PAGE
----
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Tool #2 to Rebuild Trust in Marriage: Tell the Truth

By Samuel Rainey

First posted on

Note from Dennis: This post is part of a six-part series by my son, Samuel, on rebuilding trust in marriage. Samuel is a professional counselor and, with his wife Stephanie, is part of the speaker team for FamilyLife’s Weekend to Remember marriage getaways. This series offers great help from a man who has helped many couples in their marriage. 

by Samuel Rainey

"Truthful lips endure forever, but a lying tongue is but for a moment." ~ Proverbs 12:19

I love what author Flannery O'Conner quips about telling the truth. She says, “You shall know the truth, and the truth shall make you odd.” 

It’s my experience that there is a direct correlation with the amount of time it takes to tell the truth and the severity of betrayal in a relationship. In the case of Rashad and Susanna (the couple I introduced at the beginning of this series), when he confronted her with her overspending, it was not uncommon for her to withhold the full truth or outright lie about her behavior.

I have worked with hundreds of couples who have experienced a wide range of betrayal. Usually the most difficult to repair are acts of sexual immorality by a spouse. And it’s almost always the same: Spouse finds evidence of betrayal, confronts their partner, and some part of the truth is told, and a large part of the truth is withheld. Then, over the following days, weeks, and sometimes months, the full truth seeps out of the offender like a slow leak on a car tire.

This slow leak of truth always delays and impedes the healing process.

The idea of telling the truth doesn’t sound so hard. Pretty simple, right? Just tell the truth. But take a moment here and pause. Is there something in your life that you’re withholding or hiding from your spouse, or from someone else that you love? Is there a secret you are keeping that would hurt another person? If there is, ask God what you need to do with it as you read the next several paragraphs.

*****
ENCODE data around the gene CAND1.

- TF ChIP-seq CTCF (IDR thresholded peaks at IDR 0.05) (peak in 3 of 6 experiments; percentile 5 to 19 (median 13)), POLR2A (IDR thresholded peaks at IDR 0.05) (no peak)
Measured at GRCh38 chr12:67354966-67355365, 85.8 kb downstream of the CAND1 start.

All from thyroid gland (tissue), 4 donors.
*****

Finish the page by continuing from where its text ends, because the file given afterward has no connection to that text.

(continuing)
Telling the truth regarding a personal failure or mistake, is way more difficult. I typically don’t want to share things that will paint me in a bad light. I want people to like me, and if I make a mistake, they may not.

Public relations firms are fantastic about being able to take bad news and put a compelling spin on it. I think that each of us has our own internal PR firm that is run by our ego. I like to refer to mine as my personal CEO—Chief Ego Officer.

Most of us want to look good to the external world so we feel good about ourselves. When we do something problematic, our personal PR firm is put to work. I call it the “Wizard of Oz” temptation. You may recall that Dorothy and her friends were frightened of the all-powerful Oz until her dog pulled back a curtain and revealed the wizard was a normal old man. In the same way, we want to hide our frail, limited, and fearful self behind the curtain. We create distractions or illusions for the external world that keeps them from seeing how vulnerable we feel. This is true for everyone, even those that appear to have no flaws!

Years ago I had a bad habit of coming home late from work. I would walk in the door and immediately run over to the kids to start playing with them so Stephanie wouldn’t be mad at me. Then I would start peppering her with details about my day—how stressful it was, the friend who stopped me in the parking lot to tell me about the divorce he was going through, etc. Yes, all of these things were true, but I said all this to distract (spin!) the truth that I didn’t manage my time well. My personal PR firm was in high gear at getting ahead of the story. I did not want the story to be that I was late.

Don’t run a PR campaign about your actions. Tell the truth about what you did. Allow the other person the freedom to have their feelings about your actions. Don’t dismiss, distract, or attempt to cover up why you did what you did. 

Telling the truth builds courage in you. The truth is sometimes very scary and vulnerable. We need courage in order to say or do something difficult.

The definition of courage is doing something in the face of fear or danger. Telling the truth will grow your courage muscle. The benefit of this for you and the other person is a sense of safety together. Not safe like nothing bad will happen, but safe because you both know you’ll be honest, regardless of the danger or fear.

Telling the truth ...

Builds in you: Courage

Helps others trust in your: Safety

Samuel Rainey, son of Barbara and Dennis Rainey, is a marriage and family therapist. He and his wife Stephanie have four kids.

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